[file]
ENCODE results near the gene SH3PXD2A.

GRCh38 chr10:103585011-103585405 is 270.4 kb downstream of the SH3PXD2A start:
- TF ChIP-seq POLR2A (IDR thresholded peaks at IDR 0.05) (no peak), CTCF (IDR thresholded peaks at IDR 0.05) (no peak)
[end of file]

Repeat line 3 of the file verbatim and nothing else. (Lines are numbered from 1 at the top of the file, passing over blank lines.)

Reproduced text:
- TF ChIP-seq POLR2A (IDR thresholded peaks at IDR 0.05) (no peak), CTCF (IDR thresholded peaks at IDR 0.05) (no peak)